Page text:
One of the things I love in Ozumo is the discipline of self-control that the Rikishi must develop and master. It could be said that is a trait of martial arts in general, but Ozumo is the one that I follow closely. High-ranked Rikishi, like the Ozeki and Yokozuna, is supposed to hold “pride” about their positions and behave accordingly. I think the word selected to translate the idea is a terrible choice. Because pride is a horrible thing. Knowing a little about Japanese thinking and behavior, I guess the best translation should be “self-respect”. But what is the difference between the two?
Respect in general, and self-respect in particular, is a trait of love, while pride is the essence of the anti-love. Respect regards others, pride disregards. Respect raises the level of value for all, pride raises one to submit to all others. With self-respect, a person can expect more from himself for the sake of being the best possible for others, while with pride a person expects to be more at the expense of others. With self-respect, a person can be humble, with pride, that is impossible.
What foreigners learn fast in the sumo stables
I remember watching an interview, I don’t know if it was with Konishiki or if it was Akebono’s, but a certain quote stuck with me. It was a lesson that is common for foreign wrestlers to learn fast when they arrive and start training in their Heya, the sumo stable: “if you don’t respect yourself, others will not respect you“.
This idea comes with the strong valuation of duty. You just must do what you are supposed to do, the best way you can do it, as fast as possible, and with no complaining. The moment you forget to do that and enters the process of demoralization, your value to others starts to diminish.
You can’t expect to be respected by others if you don’t respect yourself, and that means that to know your value is to behave accordingly.
Why is this lesson especially important to foreign wrestlers?
Because of the exceptionalism of Japanese culture. Although Japan has been kind of an open society in the last century or so, compared to its previous ancient “closed gates” isolationist policy, relatively speaking Japan still is a very culturally independent society, with lots of traditions keeping distance from the alien ways of life. Japan itself can be considered by the entire world as one of the most “alien” nations.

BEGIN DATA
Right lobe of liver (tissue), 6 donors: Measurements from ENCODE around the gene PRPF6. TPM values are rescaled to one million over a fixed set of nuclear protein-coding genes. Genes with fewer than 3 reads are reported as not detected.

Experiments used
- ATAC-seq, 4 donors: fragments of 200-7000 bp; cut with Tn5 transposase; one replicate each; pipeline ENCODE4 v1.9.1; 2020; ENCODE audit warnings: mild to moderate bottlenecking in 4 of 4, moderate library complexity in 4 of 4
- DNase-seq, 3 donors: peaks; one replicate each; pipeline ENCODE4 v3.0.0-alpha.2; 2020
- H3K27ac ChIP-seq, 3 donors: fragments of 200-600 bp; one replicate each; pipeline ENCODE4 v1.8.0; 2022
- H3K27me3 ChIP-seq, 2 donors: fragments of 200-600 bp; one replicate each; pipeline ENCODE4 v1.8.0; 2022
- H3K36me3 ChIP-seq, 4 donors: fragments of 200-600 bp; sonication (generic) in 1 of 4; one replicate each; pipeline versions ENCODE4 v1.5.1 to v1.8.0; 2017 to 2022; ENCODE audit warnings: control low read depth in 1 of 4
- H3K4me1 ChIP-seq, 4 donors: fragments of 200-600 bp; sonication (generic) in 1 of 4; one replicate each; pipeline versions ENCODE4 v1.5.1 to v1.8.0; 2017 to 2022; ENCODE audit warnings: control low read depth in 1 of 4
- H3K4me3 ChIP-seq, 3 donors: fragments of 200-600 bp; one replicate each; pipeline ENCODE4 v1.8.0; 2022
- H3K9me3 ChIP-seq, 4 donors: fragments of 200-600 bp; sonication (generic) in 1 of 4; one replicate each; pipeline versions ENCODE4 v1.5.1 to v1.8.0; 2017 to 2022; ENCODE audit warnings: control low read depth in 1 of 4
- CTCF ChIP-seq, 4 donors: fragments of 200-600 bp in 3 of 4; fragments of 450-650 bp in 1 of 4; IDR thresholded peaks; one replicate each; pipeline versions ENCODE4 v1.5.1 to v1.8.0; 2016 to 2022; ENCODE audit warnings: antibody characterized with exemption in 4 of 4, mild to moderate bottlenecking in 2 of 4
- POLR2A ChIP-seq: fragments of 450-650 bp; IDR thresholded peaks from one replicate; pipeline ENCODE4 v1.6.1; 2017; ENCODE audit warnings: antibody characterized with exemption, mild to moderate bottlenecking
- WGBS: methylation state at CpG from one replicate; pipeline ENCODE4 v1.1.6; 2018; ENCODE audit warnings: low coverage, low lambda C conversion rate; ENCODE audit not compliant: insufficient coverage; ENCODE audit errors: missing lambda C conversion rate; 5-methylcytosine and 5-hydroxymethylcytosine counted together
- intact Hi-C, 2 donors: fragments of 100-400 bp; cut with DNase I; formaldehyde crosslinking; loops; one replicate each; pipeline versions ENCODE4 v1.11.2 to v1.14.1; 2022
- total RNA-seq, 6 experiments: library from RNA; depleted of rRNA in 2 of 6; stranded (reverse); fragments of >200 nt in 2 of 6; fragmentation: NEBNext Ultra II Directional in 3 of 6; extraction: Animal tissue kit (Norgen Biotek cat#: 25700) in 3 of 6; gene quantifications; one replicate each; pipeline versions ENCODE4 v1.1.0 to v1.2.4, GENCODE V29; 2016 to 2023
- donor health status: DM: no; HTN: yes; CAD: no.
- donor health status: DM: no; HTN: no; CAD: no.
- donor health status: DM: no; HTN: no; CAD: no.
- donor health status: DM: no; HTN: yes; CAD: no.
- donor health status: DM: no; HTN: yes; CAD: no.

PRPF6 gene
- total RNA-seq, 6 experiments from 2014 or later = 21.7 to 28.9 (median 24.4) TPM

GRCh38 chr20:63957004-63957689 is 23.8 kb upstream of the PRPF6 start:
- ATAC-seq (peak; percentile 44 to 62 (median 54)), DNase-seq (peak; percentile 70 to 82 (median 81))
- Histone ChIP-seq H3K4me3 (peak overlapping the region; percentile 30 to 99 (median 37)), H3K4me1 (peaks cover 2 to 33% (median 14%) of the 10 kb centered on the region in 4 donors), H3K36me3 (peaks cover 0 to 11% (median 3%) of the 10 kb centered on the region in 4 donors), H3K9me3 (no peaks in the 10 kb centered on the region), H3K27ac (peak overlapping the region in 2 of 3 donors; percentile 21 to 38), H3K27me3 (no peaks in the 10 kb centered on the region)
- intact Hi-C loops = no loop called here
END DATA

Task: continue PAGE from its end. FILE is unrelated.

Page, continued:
But Japan has some things in common with the eastern way of life that looks strange to western people.
The western way of life and culture that have spread across the world is, in a word, a cynical one.
The cynicism consists in the lack of idealism, or the disregard for maintaining appearances, for the sake of living in the most truthful way possible. That is a very powerful idea: why should we keep lying to ourselves, if we already know we are not really good as we pretend to be?
The demoralization can be shocking, though, and indeed the western culture has been pointed to as decadent for that reason, for that loss of idealism that makes all men small, narrow-minded, egoistical, chaotic.
In comparison, eastern values appear to make men more disciplined, and therefore more capable of doing great things and keeping a sense of worthiness.
But the East can’t win.
What they gain in discipline, they lose in dishonesty.
It is a powerful, disciplined, high aimed culture, etc. Yes, it’s all that, but it is also hypocritical.
First, from the Middle-East to the Far-East, there is the two-faced behavior, the public persona and the private one. This can look like a very organized way to deal with private and public affairs, but also can be seen as the art of lying. After all, who is the truthful person, the public one or the private one?
Second, disagreement is incredibly hard under Eastern values, and that blocks innovation and creativity. If the values and practices in society are so good, how can one contest it legitimately, and make any type of real progress?